Law Firm IT SupportNot long ago I wrote an article for this blog entitled “Why Law Firms Need an IT Policy for Data Security” and it discussed young employees’ (specifically, millenials) computer behavior and how it is impacting Law Firm IT Support and data security.  Check out these stats:

    • Seven out of ten (70%) young employees break their companies’ IT policies regularly.
    • 33% don’t think they are doing anything wrong
    • 22% feel they need access to unauthorized applications for their jobs
    • 19% cite lack of enforcement
    • 18% cite a lack of time to think about the policies, 16% say policies are inconvenient, and 15% ‘forget’ to abide by these policies
    • 61% say the responsibility for protecting information and devises falls on the IT service provider and not on individual employees

These numbers are alarming and highlight the need for updating IT Support policies as the next generation of employees take on a greater role in your firms.  The single most important step to ensuring your IT security is safe is communication of your policies on computer and internet usage.  And if you don’t have policies in place and written, do soe.

It is not just in the area of IT Support that companies and law firms need to work with multi-generational issues.  The Greater Cleveland Partnership shared this piece earlier this month which addresses other areas employers should pay particular attention to:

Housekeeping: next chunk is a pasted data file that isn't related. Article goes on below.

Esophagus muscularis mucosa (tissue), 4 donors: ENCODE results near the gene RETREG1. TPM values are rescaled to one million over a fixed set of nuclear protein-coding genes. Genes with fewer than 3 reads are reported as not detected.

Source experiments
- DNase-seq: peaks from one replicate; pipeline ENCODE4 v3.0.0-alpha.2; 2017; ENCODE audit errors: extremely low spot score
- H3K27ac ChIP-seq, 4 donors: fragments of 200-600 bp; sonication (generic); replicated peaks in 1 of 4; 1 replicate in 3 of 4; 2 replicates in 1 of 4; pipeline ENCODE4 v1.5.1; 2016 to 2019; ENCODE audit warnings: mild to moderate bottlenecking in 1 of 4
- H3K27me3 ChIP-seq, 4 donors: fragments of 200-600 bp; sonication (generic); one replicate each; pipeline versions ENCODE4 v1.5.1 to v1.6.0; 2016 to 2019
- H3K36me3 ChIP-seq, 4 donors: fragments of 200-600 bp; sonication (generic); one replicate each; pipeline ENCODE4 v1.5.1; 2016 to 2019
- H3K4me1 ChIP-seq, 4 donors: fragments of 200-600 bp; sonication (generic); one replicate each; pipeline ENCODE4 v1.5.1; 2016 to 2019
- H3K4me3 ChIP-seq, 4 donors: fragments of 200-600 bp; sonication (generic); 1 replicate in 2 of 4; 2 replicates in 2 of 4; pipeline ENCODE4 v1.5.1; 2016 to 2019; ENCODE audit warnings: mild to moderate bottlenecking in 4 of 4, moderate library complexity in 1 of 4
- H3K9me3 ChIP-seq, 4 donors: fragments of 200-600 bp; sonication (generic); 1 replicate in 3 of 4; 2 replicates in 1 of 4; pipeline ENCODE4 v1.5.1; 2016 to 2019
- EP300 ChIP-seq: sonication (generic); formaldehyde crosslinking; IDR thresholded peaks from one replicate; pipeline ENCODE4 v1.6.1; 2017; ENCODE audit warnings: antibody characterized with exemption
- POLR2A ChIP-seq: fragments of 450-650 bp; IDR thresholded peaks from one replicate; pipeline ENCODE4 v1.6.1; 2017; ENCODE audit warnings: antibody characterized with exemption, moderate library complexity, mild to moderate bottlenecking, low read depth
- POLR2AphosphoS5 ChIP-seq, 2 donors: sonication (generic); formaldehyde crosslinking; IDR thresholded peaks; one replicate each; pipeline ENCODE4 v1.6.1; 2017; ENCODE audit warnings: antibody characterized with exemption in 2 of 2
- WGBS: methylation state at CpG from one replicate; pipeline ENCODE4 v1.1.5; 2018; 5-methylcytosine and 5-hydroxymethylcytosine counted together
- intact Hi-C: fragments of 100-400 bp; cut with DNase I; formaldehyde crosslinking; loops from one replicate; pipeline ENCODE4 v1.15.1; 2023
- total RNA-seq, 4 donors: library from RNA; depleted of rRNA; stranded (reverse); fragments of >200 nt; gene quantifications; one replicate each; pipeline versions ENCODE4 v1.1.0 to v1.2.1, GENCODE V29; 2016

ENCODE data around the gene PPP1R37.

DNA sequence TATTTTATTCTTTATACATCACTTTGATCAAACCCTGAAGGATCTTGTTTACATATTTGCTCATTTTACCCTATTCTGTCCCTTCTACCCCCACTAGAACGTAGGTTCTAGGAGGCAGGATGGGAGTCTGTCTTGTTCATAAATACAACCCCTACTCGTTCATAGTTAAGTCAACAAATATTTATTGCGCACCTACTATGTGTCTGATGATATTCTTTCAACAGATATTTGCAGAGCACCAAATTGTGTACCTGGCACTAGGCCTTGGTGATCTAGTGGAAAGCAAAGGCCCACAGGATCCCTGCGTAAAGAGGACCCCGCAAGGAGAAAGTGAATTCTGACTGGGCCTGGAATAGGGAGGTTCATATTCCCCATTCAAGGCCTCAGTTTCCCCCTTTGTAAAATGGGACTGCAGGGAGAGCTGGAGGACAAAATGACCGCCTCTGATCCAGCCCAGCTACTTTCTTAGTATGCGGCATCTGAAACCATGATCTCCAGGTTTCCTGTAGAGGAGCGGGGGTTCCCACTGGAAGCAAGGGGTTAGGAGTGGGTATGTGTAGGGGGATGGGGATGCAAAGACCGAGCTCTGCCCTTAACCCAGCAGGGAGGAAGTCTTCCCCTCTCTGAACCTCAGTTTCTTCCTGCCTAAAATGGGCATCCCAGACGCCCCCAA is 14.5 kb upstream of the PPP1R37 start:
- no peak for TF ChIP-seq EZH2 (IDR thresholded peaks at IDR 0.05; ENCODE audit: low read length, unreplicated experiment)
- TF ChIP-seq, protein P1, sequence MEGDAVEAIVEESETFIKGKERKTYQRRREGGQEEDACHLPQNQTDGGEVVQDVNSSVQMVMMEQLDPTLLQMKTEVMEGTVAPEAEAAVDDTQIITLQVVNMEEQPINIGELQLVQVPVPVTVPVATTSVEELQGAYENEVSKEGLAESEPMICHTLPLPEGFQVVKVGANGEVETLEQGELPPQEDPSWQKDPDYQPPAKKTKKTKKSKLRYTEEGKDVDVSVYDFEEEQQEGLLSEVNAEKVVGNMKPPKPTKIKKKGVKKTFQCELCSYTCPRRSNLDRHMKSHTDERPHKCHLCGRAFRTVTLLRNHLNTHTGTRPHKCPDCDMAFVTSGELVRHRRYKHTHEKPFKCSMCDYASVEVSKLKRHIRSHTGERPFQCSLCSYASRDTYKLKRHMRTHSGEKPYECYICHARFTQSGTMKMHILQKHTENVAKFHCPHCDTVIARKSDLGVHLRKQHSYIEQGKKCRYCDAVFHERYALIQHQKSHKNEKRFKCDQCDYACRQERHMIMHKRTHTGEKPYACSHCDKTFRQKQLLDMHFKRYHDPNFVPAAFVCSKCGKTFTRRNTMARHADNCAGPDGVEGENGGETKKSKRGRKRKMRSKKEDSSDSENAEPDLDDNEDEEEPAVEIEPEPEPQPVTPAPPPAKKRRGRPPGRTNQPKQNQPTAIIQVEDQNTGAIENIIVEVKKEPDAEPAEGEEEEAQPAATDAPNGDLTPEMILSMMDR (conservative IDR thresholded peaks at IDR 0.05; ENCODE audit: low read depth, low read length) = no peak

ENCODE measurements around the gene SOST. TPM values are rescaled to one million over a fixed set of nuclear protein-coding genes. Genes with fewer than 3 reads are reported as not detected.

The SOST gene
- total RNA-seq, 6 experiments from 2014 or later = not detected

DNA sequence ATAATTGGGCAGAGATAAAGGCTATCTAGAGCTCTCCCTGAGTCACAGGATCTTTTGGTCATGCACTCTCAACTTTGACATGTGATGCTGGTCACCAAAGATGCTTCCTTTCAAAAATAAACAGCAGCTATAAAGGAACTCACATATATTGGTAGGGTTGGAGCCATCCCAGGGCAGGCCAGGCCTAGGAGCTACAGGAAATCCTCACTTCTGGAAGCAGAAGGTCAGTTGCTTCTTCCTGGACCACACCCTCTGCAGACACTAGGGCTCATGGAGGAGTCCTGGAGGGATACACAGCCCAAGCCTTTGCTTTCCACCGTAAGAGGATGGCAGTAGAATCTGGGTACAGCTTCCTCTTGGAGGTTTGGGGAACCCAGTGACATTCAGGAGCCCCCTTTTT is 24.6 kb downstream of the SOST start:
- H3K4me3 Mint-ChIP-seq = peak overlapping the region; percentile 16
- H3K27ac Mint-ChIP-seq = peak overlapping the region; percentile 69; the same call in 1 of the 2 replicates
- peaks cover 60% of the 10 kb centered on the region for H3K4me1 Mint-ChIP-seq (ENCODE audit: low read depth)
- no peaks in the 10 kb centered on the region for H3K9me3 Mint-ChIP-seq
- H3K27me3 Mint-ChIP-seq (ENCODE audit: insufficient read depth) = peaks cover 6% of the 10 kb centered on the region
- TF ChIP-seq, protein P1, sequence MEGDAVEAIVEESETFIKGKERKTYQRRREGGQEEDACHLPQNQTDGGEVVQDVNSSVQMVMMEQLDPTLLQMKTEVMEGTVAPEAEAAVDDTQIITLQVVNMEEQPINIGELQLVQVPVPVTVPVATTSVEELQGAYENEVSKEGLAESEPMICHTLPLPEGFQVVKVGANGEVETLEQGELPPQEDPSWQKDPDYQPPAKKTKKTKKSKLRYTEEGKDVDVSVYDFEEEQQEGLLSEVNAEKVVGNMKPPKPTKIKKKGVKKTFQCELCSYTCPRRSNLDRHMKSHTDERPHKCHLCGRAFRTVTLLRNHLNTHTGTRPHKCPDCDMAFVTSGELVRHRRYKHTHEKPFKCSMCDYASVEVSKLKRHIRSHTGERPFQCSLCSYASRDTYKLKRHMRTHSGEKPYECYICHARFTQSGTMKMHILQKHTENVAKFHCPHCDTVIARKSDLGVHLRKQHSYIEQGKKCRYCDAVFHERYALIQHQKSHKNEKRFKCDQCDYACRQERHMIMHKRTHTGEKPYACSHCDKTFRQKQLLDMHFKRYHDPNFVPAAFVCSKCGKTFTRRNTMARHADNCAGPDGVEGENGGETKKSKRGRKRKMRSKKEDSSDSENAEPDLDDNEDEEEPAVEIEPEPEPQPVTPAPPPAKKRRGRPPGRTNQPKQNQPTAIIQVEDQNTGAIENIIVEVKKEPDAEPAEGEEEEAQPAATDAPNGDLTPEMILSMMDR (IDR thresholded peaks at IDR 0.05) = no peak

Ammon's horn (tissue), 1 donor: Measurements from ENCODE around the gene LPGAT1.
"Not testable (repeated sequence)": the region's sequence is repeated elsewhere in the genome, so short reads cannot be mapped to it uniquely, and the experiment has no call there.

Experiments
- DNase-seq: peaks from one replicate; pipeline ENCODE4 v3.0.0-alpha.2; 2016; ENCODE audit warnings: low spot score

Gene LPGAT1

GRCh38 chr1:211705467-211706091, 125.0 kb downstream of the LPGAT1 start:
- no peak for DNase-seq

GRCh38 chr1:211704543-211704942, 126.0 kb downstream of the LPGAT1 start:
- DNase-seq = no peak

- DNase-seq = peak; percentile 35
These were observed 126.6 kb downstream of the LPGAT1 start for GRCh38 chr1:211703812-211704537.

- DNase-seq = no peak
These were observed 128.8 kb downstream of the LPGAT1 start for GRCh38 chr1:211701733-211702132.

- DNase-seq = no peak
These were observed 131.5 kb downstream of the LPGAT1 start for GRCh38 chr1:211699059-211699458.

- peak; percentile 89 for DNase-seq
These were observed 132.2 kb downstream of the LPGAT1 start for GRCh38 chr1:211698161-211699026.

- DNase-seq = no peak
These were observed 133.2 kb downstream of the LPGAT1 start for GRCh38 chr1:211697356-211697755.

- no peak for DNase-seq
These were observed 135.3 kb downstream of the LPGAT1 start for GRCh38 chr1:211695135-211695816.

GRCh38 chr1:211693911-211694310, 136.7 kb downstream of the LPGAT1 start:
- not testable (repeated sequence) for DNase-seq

For middle-market managers, creating a cohesive team is a challenge as different personalities, different genders and different life experiences come together. One of the biggest issues may be generational, as different generations are now sharing the workplace.

Three generations—Baby Boomers, Generation X and Millennials—bring different styles of leadership, communication, motivation and work ethics to the office. Meshing these differences is the key to creating a harmonious group so that business can get done seamlessly.

What should a manager do to be proactive in addressing and minimizing these differences?

1.  Build a team:  Start with team-building exercises. A day-long team-building session, preferably away from the office, is a great way to begin.

2. Hold regular meetings: Middle-market managers should not get too satisfied with just one great day of intergenerational discussion. After a dynamic session of training, the cohesiveness of the team can easily be lost without follow-up. One way to work subtly in follow-up is to hold regular staff meetings that not only address tangible to-do items, but also allow for open dialogue, so any misunderstandings can be addressed. This is a much more positive approach rather than waiting for a problem to emerge and then holding a meeting to fix it.

3. Create balanced teams: Finally, managers will also have to monitor their choices as they form teams or committees. It is important that those groups be a mix of ages and genders, so all voices and viewpoints can be represented. Consistently creating working committees that favor one generation over another will destroy the goodwill and team building that the talk session created.

Young employees are a great asset for law firms, as they bring fresh ideas and new perspectives, as well as endless vigor and energy.  But steps must be taken to ensure they are fitting well and adding to the efficiency of your firm.  Taking steps to create a good work environment across generations, and having written rules for internet and network usage can go a long way in both your IT security and your firm’s security for the future.

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